Plato True Falsehoods And Spoken Lies Summary

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In the fragment about the education of the guardians of the second book of the Republic, Plato argues that the stories narrated by the poets lack any moral substance. The problem with these stories is that they do not transmit the truth, but shadows of the truth. This premise is based on Plato’s theory about the mimetic nature of the poetic art. For Plato, the art of poetry is the result of a process of mimesis which consists in imitating the appearances of ultimate reality, but not reality itself. According to this notion, the art of the poet is doubly removed from reality and the poet himself cannot access the true nature of things. Plagued with harmful tendencies, his creations are deceiving illusions. For this reason, the stories made by the poets should not be used as tools to educate the malleable minds of children that will become guardians …show more content…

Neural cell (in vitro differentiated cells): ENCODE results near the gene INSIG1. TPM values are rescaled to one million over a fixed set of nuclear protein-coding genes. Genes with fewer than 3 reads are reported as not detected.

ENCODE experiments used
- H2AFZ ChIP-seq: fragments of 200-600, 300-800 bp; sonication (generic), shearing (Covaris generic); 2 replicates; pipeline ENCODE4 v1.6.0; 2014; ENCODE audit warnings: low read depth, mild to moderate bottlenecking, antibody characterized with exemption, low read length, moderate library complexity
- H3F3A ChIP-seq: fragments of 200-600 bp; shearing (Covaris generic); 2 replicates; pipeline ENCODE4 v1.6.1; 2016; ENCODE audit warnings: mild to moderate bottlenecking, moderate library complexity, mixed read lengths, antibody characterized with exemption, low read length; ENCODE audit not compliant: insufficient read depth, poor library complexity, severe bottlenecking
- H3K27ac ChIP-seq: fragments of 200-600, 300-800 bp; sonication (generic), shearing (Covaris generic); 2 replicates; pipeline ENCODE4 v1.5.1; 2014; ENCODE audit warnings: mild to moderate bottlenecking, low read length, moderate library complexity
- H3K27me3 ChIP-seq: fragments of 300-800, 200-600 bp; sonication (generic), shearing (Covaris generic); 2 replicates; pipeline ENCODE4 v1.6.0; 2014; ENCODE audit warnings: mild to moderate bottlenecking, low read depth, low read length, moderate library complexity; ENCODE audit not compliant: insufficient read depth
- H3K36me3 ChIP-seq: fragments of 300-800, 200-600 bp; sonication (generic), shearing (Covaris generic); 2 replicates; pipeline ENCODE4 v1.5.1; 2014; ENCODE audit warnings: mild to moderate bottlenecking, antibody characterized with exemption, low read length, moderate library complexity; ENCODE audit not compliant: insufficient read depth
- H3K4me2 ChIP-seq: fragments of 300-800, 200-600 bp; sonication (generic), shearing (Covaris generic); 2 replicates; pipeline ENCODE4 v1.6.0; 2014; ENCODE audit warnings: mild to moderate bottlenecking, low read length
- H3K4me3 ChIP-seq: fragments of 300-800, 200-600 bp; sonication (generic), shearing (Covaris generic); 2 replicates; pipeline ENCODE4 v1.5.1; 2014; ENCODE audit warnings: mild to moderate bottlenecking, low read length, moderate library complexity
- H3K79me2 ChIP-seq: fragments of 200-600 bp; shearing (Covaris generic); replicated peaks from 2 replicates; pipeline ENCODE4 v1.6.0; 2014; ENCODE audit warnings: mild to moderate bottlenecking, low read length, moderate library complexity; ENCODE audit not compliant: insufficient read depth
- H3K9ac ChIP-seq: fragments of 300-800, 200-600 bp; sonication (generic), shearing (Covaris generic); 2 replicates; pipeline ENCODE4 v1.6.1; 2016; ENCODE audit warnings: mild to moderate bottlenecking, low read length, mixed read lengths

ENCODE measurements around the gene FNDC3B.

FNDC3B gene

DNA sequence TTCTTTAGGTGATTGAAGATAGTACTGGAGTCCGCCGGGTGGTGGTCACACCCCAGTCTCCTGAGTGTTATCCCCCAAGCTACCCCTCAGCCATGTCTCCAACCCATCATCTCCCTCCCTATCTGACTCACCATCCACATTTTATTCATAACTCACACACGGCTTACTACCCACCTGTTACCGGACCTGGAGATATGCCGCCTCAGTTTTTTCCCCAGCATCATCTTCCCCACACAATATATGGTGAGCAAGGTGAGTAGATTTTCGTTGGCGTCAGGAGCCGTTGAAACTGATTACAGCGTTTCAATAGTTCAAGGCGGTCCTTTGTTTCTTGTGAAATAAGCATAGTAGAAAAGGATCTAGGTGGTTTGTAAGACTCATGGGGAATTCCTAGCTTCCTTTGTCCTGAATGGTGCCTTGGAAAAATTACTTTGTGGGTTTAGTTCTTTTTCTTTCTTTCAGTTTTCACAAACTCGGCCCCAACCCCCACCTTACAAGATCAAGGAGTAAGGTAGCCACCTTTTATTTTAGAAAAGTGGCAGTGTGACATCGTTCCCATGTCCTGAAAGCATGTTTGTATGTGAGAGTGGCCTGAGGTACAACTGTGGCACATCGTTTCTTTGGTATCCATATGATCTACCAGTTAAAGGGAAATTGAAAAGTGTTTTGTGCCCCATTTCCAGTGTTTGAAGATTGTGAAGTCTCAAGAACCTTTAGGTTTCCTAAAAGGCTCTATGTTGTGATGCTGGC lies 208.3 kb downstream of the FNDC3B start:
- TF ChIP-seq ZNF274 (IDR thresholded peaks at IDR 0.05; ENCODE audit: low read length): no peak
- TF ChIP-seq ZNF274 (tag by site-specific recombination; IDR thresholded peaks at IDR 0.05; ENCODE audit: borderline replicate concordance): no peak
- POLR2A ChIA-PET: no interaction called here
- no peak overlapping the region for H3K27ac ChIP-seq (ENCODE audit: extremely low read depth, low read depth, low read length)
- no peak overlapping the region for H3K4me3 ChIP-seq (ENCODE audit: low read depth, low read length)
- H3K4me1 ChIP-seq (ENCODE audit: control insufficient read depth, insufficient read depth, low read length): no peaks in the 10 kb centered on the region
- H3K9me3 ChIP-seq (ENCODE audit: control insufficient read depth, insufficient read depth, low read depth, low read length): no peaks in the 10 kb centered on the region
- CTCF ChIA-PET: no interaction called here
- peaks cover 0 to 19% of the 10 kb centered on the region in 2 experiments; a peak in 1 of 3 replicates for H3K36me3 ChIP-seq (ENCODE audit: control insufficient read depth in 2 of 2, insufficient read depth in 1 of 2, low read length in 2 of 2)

Two are the types of lies around which he builds his argument: true falsehoods and spoken lies. Telling true falsehoods is seen as a pernicious and self-destructive action misleading the soul into ignorance, a condition of the individual incapable of appreciating the true nature of life and existence. On the other hand, telling spoken lies is an ennobling action with not direct repercussions in the soul, for the reason that spoken lies are not real lies, but mere imitations of the Idea lie. Contrary to the negative effect that true falsehoods have over the soul, spoken lies can help an individual to arrive to the knowledge of the truth. By contrasting these two concepts of lie, Plato establishes a moral basement to support a mechanism of control over his republic. One in which the guardians act as moral guides and censors. Due to the nature of their task, the guardians are permitted to tell spoken lies, ennobling action whose purpose is to propagate the truth, without compromising their role as platonic

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